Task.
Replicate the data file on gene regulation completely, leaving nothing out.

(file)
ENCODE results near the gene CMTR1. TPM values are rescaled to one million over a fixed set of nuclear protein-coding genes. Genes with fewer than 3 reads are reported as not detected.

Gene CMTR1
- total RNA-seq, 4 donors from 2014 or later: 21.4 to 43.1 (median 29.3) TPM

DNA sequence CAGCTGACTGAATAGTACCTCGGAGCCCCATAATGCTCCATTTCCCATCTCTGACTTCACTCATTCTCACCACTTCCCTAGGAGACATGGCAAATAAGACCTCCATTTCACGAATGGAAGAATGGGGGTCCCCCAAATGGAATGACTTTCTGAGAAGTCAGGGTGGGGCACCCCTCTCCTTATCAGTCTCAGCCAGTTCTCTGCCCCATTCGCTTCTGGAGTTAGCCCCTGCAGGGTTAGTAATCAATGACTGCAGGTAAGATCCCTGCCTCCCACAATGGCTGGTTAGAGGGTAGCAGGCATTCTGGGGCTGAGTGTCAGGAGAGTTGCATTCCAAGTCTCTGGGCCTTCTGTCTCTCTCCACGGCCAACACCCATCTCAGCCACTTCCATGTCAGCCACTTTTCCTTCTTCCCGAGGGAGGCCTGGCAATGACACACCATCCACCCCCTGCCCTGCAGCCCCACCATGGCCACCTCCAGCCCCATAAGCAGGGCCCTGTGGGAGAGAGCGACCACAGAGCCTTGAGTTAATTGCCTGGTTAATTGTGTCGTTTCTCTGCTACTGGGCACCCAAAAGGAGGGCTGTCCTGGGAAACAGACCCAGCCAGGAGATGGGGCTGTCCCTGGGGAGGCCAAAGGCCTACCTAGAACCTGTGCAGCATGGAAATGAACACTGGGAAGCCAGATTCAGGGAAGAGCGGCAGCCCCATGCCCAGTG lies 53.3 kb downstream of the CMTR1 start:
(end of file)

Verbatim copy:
ENCODE results near the gene CMTR1. TPM values are rescaled to one million over a fixed set of nuclear protein-coding genes. Genes with fewer than 3 reads are reported as not detected.

Gene CMTR1
- total RNA-seq, 4 donors from 2014 or later: 21.4 to 43.1 (median 29.3) TPM

DNA sequence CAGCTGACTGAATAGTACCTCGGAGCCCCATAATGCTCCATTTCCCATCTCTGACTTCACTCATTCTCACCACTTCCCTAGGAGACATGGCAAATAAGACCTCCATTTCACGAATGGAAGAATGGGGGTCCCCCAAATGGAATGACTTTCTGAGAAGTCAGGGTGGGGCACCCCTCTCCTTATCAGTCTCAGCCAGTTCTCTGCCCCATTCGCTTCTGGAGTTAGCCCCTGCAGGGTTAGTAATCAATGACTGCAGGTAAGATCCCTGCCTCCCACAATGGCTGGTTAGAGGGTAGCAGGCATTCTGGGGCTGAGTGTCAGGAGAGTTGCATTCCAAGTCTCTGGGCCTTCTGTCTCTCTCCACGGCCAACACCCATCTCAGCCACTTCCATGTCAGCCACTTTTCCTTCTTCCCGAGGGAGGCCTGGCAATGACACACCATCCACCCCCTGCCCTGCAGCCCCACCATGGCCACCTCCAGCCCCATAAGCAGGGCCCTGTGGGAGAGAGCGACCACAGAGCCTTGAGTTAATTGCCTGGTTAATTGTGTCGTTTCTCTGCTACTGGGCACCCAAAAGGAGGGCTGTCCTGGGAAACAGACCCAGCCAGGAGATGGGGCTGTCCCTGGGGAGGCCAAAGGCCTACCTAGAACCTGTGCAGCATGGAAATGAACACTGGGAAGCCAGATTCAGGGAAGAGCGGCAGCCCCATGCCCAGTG lies 53.3 kb downstream of the CMTR1 start: